On the surface, it's a sign of strength in the housing market. The National Association of Home Builders/Wells Fargo Housing Market Index release for December showed a seasonally-adjusted gain of four points, allowing it to end a good year on a strong note. However, looking at the numbers a little more closely shows that the housing outlook may not be all wine and roses.
The National Association of Home Builders (NAHB) surveys builders of single-family homes to get their take on both current conditions and the near future. Any reading for the Housing Market Index (HMI) of more than 50 shows that there is more optimism than pessimism among builders. The HMI reading for December was 58, up from 54 in November. This indicates that builders are generally optimistic and are feeling better about things now than they were a month ago.
However, there are also signs of weakness in some of the numbers, from a suggestion that momentum is fading to signs of lingering regional weakness. The question remains whether the housing market has been wholly dependent on unnaturally low mortgage rates, or if it can sustain its recovery even as rates return to normal.
Moving forward, or treading water?
The improvement of four points in the HMI for December is a move in the right direction, as is the overall improvement of eleven points for 2013. However, virtually all of this year's improvement had already occurred by the end of the summer. December's HMI level of 58 is exactly the same as it was at the end of August.
Remember, these numbers are seasonally-adjusted, so the weaker performance of the HMI in recent months cannot be attributed to the cooling of the weather. Though the HMI is still squarely in optimistic territory, after four months it is a fair question whether the market is still making progress or is simply treading water.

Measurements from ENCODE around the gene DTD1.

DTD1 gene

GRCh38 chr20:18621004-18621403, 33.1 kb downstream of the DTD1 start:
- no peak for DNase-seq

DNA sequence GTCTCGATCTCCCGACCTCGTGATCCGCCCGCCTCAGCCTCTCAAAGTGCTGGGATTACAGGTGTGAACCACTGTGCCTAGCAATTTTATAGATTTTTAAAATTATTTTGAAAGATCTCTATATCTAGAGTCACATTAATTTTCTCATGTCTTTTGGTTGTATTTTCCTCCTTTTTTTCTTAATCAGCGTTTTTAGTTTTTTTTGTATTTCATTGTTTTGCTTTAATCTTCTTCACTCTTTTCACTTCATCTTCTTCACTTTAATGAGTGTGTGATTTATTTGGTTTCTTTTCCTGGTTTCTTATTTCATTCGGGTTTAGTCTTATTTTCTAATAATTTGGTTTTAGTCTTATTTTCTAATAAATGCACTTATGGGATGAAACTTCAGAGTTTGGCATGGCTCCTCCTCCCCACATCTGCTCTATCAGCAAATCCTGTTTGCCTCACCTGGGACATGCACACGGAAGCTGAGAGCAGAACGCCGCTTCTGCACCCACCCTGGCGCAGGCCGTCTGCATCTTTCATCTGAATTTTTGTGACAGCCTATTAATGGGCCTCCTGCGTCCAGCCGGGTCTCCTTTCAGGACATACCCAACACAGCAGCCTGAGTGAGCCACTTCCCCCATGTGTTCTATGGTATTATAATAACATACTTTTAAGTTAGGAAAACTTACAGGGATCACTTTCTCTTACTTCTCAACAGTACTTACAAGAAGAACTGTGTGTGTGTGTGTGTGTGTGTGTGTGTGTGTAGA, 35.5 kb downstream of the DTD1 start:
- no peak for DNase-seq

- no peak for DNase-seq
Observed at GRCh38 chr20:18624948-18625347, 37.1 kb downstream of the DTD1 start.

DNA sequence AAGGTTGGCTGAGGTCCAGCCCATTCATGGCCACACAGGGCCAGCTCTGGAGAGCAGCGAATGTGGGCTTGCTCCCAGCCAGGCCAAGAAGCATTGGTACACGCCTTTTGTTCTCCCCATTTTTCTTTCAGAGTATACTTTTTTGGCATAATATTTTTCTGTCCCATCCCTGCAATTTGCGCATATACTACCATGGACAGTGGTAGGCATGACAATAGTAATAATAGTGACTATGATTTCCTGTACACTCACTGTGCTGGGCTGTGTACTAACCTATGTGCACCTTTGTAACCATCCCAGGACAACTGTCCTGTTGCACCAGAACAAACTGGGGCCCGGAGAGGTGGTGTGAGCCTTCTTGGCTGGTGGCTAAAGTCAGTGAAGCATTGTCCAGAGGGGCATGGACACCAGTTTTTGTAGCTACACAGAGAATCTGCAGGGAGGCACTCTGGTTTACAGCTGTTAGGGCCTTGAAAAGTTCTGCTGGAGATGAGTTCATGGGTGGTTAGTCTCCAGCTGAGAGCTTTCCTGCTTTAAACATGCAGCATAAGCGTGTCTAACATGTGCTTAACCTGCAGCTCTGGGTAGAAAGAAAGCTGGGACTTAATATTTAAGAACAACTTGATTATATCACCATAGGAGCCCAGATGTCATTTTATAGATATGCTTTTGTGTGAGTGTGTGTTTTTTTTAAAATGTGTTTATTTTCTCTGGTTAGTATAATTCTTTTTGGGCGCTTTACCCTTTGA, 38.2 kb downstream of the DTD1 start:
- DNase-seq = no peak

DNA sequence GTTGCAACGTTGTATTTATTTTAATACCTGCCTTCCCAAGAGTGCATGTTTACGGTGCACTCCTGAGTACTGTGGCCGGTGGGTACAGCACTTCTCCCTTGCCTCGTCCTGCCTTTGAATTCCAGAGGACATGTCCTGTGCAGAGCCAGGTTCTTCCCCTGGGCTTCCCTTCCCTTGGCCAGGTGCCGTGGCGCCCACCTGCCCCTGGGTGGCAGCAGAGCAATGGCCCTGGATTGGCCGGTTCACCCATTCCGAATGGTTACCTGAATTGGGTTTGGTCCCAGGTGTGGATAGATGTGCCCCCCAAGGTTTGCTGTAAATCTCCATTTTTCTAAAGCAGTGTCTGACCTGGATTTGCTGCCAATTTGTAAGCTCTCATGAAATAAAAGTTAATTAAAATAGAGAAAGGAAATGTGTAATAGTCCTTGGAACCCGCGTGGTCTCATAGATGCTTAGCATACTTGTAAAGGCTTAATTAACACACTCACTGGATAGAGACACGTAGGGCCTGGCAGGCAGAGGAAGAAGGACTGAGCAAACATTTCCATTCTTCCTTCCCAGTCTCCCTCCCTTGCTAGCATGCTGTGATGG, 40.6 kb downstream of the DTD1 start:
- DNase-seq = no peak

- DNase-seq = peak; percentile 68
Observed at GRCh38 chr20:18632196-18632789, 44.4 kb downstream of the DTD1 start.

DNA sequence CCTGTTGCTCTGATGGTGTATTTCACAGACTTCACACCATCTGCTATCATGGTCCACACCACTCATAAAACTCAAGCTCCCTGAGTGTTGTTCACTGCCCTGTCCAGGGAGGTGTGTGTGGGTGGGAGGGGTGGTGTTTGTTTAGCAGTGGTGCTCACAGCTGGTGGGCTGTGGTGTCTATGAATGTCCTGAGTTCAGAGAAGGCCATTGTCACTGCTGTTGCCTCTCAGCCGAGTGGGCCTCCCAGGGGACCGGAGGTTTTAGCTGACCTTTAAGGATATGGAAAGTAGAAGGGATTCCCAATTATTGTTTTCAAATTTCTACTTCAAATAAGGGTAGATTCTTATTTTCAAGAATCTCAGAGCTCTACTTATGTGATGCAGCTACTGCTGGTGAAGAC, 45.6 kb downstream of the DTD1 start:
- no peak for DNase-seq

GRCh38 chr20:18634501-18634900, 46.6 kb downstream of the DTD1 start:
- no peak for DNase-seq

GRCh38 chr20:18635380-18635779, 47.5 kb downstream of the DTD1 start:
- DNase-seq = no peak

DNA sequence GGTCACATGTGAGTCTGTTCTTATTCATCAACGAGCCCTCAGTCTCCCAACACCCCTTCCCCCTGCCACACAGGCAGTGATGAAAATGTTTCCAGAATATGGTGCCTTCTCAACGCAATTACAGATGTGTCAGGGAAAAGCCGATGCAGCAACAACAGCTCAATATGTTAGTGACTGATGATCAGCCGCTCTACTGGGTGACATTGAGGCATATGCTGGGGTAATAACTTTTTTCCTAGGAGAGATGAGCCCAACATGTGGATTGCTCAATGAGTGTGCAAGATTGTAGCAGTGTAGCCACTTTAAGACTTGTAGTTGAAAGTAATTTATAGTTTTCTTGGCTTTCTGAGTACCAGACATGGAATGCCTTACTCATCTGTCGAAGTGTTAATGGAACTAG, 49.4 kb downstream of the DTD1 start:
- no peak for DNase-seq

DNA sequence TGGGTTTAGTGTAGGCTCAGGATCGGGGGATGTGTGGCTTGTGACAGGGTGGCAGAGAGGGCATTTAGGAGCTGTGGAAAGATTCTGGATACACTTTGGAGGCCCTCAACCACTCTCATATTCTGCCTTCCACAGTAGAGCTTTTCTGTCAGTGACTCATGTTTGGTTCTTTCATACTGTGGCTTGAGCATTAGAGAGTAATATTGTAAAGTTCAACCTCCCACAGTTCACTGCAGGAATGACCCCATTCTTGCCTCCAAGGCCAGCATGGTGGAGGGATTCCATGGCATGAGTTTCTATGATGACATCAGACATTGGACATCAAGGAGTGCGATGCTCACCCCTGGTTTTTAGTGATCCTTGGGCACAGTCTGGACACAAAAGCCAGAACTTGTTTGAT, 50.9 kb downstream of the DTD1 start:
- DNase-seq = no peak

Weak points in the housing market become even more apparent when you look at regional figures. The South is the only region where the HMI has improved since the end of July. Also, while the South, Midwest, and West all improved in December, the HMI for the Northeast declined by four points.
The Northeast has been a lingering problem for the housing market. Its regional HMI sits at just 40, and hasn't been in the over-50 optimistic territory since early 2006. Perhaps most disturbingly, the Northeast's HMI declined by one point overall in 2013.
The context of conditions
Looking at conditions over the past few months helps put the HMI numbers into context. According to Freddie Mac, 30-year fixed mortgage rates have been above 4 percent since late June, which may help explain why optimism about the housing market has plateaued. Meanwhile, the government shutdown and debt ceiling debate created an enormous amount of uncertainty in and around October, which may have further dampened housing activity.
The recent budget deal between Democrats and Republicans may remove some of the recurring uncertainty over government fiscal policy, though there have been fresh rumblings that the debt ceiling issue may raise its ugly head again early next year. If the government succeeds in getting out of the way of the economy, it will give the housing market the chance to prove it can continue to move forward even without the aid of record low mortgage rates.
The HMI will be a critical indicator to monitor to see whether the housing recovery can be sustained. This index last peaked in mid-2005, roughly a year before housing prices themselves peaked, according to the S&P/Case-Shiller Home Price Indices. So, if you are thinking of buying or selling a home and would like an advance clue as to where prices are heading, you may want to keep an eye on the HMI in 2014.